ICTR transfers last detainee to Rwanda
The International Criminal Tribunal for Rwanda (ICTR) yesterday transferred to Rwanda Genocide suspect Bernard Munyagishari from its custody in Arusha, Tanzania.
The former head of the genocidal party MRND in former Gisenyi prefecture, was in pre-trial detention and his transfer is part of the court’s completion strategy. He was the last suspect in the custody of the UN-backed court.
Munyagishari’s transfer came after he lost a petition for a stay of his transfer from ICTR to Kigali.
He was arrested in May 2011 in DR Congo and charged with conspiracy to commit genocide, genocide, complicity in genocide, as well as murder and rape as crimes against humanity.
A seemingly pensive Munyagishari arrived at the Kigali International Airport aboard a commercial RwandAir flight from Kilimanjaro, Tanzania, at around 5p.m, under the custody of ICTR officials.
He was then delivered to Rwandan prosecutors, who, in turn, handed him over to designated judicial police officers.
The suspect under tight security, was paraded before journalists for about 30 seconds and later whisked off to the special transit facility at Kigali Central Prison. He joins former Pastor Jean Uwinkindi, who was transferred by the ICTR in April last year but whose trial is yet to start in substance.
“We would like to thank the ICTR generally for the significant vote of confidence it has given to the Rwandan justice system, and for the smooth execution of this transfer. What happens next is following the Rwandan laws, particularly the law on transfer of Genocide suspects from ICTR and other jurisdictions,” said the spokesperson of the Rwandan Prosecution, Alain Mukuralinda.
Munyagishari will be under police custody for a maximum of five days before being handed to Prosecution. Prosecution could request for 30 days from the judiciary to prepare his dossier as stipulated by the law. ICTR Spokesperson Roland Amousouga said the transfer process is part of the ICTR completion strategy.
“The opinion of the judges at the ICTR is that Munyagishari will get a fair trial in Rwanda and the court will monitor the case the same way it is doing in the case of Uwinkindi…we are confident that the trial process will go smoothly,” said Amousouga.
The ICTR approved a prosecution request for Munyagishari’s transfer on June 6, 2012 and confirmed it on appeal on May 3 this year.
In a last-ditch appeal filed three days later, Munyagishari asked the Tribunal to stay his transfer until he had received the French versions of the Appeals Court decision and his amended indictment. He also sought information about the setting up of a mechanism to monitor his trial and prison conditions in Rwanda.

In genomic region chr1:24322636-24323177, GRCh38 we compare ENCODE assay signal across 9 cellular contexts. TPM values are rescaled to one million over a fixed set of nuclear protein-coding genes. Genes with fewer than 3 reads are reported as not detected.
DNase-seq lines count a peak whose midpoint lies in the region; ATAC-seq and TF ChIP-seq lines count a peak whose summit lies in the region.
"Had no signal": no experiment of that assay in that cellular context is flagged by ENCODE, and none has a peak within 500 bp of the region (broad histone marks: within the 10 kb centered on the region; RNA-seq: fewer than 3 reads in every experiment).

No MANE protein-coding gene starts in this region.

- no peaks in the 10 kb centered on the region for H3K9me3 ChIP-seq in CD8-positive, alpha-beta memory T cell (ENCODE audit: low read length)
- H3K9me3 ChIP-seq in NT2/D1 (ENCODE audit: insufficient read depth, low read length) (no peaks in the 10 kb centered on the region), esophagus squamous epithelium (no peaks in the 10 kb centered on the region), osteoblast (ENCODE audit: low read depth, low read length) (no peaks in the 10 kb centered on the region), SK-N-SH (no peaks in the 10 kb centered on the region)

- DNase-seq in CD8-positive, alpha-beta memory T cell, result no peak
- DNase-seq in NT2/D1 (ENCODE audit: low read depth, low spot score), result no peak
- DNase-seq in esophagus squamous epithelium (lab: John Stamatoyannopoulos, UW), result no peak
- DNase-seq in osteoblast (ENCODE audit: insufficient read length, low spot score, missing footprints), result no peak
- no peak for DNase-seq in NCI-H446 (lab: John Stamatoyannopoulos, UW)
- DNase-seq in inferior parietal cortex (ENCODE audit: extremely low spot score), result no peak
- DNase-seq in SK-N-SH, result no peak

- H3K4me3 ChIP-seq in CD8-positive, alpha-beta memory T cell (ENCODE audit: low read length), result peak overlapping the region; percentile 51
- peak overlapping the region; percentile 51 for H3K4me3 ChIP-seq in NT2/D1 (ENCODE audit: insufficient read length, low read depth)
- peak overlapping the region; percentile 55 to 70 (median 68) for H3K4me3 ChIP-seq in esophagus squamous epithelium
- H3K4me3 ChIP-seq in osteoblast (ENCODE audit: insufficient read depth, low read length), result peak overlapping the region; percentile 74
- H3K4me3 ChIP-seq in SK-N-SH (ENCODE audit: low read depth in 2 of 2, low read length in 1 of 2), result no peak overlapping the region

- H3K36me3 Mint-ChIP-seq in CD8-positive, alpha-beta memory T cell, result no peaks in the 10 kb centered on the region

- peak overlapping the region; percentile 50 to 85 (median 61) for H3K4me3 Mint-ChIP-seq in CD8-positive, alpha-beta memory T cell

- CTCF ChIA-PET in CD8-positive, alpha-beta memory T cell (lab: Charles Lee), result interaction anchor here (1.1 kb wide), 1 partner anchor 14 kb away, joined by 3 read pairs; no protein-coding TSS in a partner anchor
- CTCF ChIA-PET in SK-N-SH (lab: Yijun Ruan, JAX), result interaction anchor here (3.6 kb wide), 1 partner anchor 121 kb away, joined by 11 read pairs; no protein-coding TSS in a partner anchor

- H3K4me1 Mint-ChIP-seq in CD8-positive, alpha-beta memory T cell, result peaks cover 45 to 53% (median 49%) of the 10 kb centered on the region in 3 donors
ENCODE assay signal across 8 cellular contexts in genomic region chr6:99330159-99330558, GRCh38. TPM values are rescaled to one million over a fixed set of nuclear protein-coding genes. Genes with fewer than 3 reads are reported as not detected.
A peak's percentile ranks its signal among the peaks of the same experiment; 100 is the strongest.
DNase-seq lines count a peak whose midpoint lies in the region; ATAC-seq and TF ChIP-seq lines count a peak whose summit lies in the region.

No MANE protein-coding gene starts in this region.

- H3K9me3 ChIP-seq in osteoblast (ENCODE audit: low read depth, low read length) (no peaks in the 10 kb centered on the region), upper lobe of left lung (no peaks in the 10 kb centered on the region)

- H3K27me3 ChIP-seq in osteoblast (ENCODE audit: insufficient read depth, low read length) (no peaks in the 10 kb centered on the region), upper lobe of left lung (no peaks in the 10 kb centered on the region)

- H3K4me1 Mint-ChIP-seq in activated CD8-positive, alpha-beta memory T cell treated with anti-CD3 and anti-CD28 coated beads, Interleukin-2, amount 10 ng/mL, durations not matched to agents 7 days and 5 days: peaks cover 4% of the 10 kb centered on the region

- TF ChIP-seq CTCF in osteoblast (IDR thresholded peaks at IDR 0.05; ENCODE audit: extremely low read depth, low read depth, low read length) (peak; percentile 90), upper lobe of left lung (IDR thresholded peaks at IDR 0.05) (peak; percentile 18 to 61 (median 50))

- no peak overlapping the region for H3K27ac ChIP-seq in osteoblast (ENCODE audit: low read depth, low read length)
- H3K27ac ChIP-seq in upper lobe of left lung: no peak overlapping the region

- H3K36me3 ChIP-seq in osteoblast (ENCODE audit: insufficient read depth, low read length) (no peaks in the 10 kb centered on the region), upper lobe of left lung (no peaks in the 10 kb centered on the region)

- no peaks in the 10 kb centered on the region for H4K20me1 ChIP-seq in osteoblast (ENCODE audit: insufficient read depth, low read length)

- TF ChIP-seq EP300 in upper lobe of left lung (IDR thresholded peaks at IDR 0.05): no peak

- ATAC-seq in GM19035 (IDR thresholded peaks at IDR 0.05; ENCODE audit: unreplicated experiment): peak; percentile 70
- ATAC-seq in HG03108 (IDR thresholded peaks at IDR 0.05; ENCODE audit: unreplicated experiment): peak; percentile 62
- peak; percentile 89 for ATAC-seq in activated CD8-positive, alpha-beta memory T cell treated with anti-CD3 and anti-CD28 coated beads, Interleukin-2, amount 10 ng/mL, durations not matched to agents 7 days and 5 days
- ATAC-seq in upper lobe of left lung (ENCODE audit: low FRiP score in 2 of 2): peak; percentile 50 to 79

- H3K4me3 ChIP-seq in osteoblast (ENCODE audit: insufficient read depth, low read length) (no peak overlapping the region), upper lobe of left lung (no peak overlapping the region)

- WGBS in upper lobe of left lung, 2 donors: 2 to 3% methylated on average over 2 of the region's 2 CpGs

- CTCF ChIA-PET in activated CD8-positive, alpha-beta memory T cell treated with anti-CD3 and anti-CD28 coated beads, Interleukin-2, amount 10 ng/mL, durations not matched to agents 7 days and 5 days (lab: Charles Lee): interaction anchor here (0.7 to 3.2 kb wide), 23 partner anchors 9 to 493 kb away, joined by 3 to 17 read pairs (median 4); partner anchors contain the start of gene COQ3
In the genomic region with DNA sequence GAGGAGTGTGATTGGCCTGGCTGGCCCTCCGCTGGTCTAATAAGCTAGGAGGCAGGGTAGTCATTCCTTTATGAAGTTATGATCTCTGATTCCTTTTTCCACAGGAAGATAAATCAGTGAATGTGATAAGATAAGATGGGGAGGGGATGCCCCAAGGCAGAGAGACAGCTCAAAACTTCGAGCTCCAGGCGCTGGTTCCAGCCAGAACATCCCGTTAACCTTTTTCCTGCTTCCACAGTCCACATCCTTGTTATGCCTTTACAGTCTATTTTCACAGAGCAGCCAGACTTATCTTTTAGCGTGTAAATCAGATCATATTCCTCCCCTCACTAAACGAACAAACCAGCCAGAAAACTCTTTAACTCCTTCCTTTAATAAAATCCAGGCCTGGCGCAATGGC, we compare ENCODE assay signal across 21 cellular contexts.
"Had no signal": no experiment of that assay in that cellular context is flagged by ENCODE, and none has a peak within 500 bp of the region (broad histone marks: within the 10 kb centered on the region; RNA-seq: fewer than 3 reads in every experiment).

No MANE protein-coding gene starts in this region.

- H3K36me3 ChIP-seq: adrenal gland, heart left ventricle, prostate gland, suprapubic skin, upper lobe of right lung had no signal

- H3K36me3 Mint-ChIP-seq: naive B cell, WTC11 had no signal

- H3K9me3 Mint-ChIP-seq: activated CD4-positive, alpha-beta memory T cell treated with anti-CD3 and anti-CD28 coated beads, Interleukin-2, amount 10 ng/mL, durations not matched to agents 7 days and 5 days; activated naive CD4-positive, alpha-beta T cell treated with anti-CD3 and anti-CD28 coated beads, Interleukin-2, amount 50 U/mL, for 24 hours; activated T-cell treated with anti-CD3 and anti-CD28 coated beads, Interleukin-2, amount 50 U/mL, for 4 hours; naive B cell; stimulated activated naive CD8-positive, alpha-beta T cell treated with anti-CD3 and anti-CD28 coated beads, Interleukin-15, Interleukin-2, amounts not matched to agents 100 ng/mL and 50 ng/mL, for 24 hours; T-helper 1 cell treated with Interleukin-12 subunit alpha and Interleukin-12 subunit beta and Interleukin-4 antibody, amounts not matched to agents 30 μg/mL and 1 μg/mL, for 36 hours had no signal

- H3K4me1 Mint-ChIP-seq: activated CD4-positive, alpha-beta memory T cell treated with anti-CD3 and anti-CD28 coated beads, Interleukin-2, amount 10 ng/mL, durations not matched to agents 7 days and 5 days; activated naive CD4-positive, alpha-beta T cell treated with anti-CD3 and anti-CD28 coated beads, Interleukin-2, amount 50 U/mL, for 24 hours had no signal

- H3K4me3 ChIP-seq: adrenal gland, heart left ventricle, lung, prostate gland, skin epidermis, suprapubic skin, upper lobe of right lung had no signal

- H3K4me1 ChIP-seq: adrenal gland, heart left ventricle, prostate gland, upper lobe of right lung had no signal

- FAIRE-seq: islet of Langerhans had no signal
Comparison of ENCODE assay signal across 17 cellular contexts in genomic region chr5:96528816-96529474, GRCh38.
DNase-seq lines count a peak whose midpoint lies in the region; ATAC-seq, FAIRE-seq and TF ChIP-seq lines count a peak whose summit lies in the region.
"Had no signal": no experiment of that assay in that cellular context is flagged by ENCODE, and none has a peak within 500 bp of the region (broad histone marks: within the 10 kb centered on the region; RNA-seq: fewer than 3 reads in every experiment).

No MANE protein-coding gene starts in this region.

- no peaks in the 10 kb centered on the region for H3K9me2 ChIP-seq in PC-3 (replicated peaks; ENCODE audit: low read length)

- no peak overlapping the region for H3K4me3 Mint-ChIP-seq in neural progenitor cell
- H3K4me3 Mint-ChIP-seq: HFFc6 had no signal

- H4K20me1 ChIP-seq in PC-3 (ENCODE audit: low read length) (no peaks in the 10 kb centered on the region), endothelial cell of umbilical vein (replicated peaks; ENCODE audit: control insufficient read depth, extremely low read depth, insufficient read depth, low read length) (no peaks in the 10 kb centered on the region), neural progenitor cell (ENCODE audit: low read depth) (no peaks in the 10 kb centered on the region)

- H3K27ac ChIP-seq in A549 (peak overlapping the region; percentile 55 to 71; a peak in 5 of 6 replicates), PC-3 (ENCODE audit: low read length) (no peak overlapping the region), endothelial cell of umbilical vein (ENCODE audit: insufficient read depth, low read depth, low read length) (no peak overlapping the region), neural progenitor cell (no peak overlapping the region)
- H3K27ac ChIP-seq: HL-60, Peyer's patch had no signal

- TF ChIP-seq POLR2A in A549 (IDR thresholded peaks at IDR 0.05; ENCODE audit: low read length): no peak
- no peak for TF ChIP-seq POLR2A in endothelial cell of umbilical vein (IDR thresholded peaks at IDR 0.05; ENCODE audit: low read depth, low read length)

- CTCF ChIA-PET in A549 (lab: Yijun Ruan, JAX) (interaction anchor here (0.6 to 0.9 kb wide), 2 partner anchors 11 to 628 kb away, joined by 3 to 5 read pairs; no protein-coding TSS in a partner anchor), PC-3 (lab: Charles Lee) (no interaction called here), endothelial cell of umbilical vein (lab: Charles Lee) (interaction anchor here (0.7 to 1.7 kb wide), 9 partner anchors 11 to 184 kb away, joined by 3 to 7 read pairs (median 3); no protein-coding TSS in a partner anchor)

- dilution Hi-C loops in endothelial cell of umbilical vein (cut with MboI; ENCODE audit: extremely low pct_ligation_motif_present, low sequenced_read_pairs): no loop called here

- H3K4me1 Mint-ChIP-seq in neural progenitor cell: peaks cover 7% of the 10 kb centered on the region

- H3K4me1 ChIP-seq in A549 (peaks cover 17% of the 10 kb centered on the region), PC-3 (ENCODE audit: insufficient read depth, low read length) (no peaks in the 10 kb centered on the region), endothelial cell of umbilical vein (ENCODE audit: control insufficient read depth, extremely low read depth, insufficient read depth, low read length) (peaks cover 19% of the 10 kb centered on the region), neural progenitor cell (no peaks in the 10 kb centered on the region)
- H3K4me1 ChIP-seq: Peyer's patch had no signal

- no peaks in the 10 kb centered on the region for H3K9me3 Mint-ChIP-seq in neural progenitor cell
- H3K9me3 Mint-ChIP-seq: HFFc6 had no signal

But on May 30, ICTR Appeals Court president Theodor Meron noted that the accused received his amended indictment in French on May 10, and was only waiting for the translation of the decision confirming his transfer. Meron then ordered that Munyagishari’s transfer be effected not less than three days after he had received the French version of the Appeals Court decision. The suspect’s request for information about a monitoring mechanism was rejected.
During the 1994 Genocide against the Tutsi, Munyagishari, 53, was general secretary of the then ruling party, National Republican Movement for Democracy and Development (MRND), in Gisenyi prefecture and president of the Interahamwe militia.
His indictment says due to his rank in both the MRND and the militia, Munyagishari exercised effective control and authority over the Interahamwe militants operating under the Intarumikwa and the Impuzamugambi militia groups, in Gisenyi and its surroundings. He is accused of killings at St Fidele College and the Catholic Church, convent in Nyundo parish in Gisenyi, now Rubavu District. Also, at the beginning of 1994, Munyagishari received a list of Tutsis to be killed in the town of Gisenyi and its surroundings, according to the ICTR charge sheet .
After the assassination of former president Juvenal Habyarimana on April 6, 1994, Munyagishari organised a house-to-house search for Tutsis to be eliminated, the charge sheet says.
In addition, from April 7 to July 17, 1994, he is accused of having supervised roadblocks in Gisenyi, particularly the notorious la cornice roadblock and its surroundings, and ordered the pogrom, the indictment adds.
According to the prosecution, Munyagishari is further alleged to have conspired with then high ranking military commanders, including Colonel Anatole Nsengimana, Augustin Ngirabatware, and Joseph Nzirorera all of whom have been tried by the ICTR. The ICTR has also confirmed five other case transfers to Rwanda, but they all concern suspects who are still on the run. They include, Lieutenant-Colonel Phénéas Munyarugarama, former mayors Charles Sikubwabo, Ladislas Ntaganzwa, Aloys Ndimbati and former judicial police inspector Fulgence Kayishema
Apart from Rwanda, the only other country to which the ICTR has transferred cases is France. Two cases have been transferred there.
These transfers are part of the closure strategy of the ICTR, which must complete its work by December 2014 at the latest, according to the UN Security Council.
The ICTR has already started transferring some of its functions to its eventual successor organ – the Mechanism for International Criminal Tribunals (MICT).
Contact email: edwin.musoni[at]newtimes.co.rw